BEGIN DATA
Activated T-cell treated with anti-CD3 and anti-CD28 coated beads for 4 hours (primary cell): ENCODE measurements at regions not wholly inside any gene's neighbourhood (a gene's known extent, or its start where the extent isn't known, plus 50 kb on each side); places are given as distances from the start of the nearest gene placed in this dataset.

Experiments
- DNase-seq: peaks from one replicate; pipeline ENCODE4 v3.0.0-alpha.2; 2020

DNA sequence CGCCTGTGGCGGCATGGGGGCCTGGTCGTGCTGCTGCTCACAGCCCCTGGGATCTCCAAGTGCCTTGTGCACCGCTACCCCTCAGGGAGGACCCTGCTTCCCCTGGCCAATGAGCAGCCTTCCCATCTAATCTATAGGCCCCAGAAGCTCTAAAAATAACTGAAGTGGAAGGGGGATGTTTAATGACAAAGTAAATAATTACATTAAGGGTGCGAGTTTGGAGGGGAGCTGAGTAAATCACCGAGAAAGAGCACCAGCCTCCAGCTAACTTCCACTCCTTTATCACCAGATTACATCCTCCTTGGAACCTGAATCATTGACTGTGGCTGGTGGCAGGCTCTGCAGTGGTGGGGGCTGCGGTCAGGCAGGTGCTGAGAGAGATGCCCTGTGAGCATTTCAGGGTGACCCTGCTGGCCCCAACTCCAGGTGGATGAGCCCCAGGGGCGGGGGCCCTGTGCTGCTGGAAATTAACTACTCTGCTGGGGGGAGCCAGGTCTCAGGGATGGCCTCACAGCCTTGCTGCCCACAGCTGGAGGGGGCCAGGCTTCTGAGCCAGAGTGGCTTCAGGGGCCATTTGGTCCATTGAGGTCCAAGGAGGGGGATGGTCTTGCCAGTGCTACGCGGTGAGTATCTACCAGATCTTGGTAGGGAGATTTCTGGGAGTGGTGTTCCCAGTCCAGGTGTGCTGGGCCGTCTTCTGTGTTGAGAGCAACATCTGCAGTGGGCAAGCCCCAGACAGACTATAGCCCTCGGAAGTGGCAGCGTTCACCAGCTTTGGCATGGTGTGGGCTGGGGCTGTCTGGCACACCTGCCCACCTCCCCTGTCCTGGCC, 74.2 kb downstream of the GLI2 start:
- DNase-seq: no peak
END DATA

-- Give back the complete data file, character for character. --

Activated T-cell treated with anti-CD3 and anti-CD28 coated beads for 4 hours (primary cell): ENCODE measurements at regions not wholly inside any gene's neighbourhood (a gene's known extent, or its start where the extent isn't known, plus 50 kb on each side); places are given as distances from the start of the nearest gene placed in this dataset.

Experiments
- DNase-seq: peaks from one replicate; pipeline ENCODE4 v3.0.0-alpha.2; 2020

DNA sequence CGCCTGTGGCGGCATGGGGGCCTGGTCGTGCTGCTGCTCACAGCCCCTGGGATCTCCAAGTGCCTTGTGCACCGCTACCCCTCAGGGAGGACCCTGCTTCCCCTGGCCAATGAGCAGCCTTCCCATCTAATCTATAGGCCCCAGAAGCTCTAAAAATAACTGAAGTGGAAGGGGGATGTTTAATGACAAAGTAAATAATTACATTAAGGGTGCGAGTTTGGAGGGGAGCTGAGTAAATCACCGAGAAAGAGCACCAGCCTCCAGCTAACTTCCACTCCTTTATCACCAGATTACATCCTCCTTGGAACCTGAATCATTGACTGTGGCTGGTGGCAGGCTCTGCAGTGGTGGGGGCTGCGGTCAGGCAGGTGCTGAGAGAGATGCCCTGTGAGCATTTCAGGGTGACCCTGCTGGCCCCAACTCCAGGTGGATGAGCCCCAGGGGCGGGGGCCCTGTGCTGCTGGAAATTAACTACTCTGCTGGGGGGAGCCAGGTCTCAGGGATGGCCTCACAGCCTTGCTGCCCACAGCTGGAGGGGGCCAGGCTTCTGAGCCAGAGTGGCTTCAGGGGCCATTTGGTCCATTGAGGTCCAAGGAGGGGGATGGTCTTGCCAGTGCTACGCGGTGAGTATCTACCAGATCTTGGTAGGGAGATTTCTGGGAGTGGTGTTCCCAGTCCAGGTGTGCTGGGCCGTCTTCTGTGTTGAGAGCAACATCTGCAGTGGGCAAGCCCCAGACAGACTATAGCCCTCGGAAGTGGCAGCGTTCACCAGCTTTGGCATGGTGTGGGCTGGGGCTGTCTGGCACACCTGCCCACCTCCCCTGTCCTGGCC, 74.2 kb downstream of the GLI2 start:
- DNase-seq: no peak